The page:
Charles S. Peirce
Chapter 1
[Four Methods of Settling Opinion; Chapters Overview]

MS 181 (Robin 360): Writings 3, 18-20
Winter-Spring 1872

        Living doubt is the life of investigation. When doubt is set at rest inquiry must stop.

        Four methods of effecting a settlement of opinion. 1st and simplest, obstinate adhering to whatever happens to be one's existing opinions. Doubtless this is as a matter of fact done with a vague dislike of unsettling opinions. Sometimes perhaps consciously adopted. [Reading Advertizer. ] What can be said to a man who adopts this method of settling questions? [Ostrich.] He will not avoid pain and obtain pleasure as a rational person will. However, the person who pursues this method need not admit this. Or admitting it he need not behave or believe consistently. This method does not work in practice long (though it may for the term of a man's life) because men are influenced by one another, even if not by reason.

        This suggests second method of settling opinion. By persecution. Method of the church. How it has arisen. How it has succeeded in history. When it has failed it seems to have failed on account of natural influences at work causing men to believe something else. Artificial influences will generally prove less strong than nature. It may be remarked that this same reason helps to make the method of obstinacy fail.

        The cause of the failure of persecution suggests a third means of settling opinions. This is by the natural development of opinion. In other words not to try to cure the disease of error, but pursue an expectant treatment. There is a natural course in the growth of opinions. The history of philosophy the great example. Bring morality into question & you will see a determination not to question or discuss it which shows the force of this method. Traditional belief remains undisturbed until one community comes in contact with another. Then it is seen that the result is quite accidental & dependent on surrounding circumstances and initial conditions and belief gets all unsettled.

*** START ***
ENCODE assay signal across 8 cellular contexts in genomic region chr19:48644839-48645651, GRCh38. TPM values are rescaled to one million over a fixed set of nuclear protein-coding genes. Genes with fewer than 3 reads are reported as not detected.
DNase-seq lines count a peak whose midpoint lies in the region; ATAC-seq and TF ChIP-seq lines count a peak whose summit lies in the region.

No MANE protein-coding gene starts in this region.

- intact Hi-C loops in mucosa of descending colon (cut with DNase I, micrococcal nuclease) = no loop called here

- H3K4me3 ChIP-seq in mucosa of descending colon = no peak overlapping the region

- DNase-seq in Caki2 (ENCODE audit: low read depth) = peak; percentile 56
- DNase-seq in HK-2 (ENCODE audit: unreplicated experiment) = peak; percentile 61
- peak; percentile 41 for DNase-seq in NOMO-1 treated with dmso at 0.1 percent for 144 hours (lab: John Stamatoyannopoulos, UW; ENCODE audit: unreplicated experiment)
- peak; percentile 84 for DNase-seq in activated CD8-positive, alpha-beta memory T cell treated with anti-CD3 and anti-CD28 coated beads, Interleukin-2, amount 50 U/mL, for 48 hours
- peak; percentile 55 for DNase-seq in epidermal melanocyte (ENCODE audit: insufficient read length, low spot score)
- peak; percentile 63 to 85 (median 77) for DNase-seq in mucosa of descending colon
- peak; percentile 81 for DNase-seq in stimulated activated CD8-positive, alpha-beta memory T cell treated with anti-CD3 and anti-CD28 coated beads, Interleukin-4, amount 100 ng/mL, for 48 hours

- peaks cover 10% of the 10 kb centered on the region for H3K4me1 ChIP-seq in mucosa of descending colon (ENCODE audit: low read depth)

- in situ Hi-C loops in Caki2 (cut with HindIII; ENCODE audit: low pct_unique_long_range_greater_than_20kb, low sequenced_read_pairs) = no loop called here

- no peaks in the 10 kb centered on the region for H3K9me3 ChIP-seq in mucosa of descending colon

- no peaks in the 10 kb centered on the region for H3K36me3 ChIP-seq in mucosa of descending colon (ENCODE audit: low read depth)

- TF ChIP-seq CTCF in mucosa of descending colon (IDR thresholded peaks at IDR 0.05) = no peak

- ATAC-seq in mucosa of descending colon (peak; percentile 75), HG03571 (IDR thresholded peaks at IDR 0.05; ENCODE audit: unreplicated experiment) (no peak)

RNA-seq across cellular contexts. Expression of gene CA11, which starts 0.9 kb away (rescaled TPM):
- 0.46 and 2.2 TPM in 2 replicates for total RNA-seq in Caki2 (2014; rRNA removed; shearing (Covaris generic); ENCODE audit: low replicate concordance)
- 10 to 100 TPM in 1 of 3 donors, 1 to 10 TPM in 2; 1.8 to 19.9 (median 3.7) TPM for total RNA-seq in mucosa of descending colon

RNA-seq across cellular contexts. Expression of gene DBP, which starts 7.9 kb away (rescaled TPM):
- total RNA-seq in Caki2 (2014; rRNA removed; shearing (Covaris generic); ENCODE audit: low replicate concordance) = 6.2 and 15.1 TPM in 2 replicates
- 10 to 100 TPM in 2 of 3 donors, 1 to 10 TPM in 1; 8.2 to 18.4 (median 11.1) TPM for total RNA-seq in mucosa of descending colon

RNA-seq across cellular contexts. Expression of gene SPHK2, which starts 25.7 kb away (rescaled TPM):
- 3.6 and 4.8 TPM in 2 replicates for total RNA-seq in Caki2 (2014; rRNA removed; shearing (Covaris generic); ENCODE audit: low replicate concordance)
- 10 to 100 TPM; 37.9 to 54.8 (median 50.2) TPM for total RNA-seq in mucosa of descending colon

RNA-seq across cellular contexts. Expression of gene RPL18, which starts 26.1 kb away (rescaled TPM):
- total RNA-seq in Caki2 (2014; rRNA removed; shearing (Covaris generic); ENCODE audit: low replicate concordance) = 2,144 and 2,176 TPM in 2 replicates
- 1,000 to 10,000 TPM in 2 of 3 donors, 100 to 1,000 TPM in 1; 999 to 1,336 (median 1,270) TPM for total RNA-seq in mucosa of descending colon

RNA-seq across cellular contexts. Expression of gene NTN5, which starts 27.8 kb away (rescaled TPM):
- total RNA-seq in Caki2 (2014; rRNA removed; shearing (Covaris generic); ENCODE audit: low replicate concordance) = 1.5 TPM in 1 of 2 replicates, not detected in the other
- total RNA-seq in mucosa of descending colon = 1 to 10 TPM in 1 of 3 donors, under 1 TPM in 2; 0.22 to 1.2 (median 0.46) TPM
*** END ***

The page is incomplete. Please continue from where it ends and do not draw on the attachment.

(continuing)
In this way once more the conviction is forced on man that another's opinion if derived by the same process as his own is as good as his own, & that other's opinion is taken by him for his own. Then he says we in the sense of the learned world. Individuation, isolation, consists in individual imperfection.

        From this conception springs the desire to get a settlement of opinion in some conclusion which shall be independent of all individual limitations, independent of caprice, of tyranny, of accidents of situation, of initial conditions, which does not confirm any belief but unsettles & then settles—a conclusion to which every man would come who should pursue the same method and push it far enough. The effort to produce such a settlement of opinion is called investigation. Logic is the science which teaches whether such efforts are rightly directed or not.

        Investigation the natural procedure of the mind.

Chapter 2

        That mental action called investigation leads ultimately to a conclusion not dependent on the initial condition of belief. The process consists of two parts: the determination of judgments by previous judgments, & the origination of new judgments.

        Conclusion therefore ultimately dependent on these fresh judgments. Yet these are entirely accidental & various. The fact is then they are destined to be such that a certain conclusion will ultimately result.

        Two views of reality.

Chapter 3


Chapter 4

        Nature of signs.

Chapter 5

        Nature of inference in general.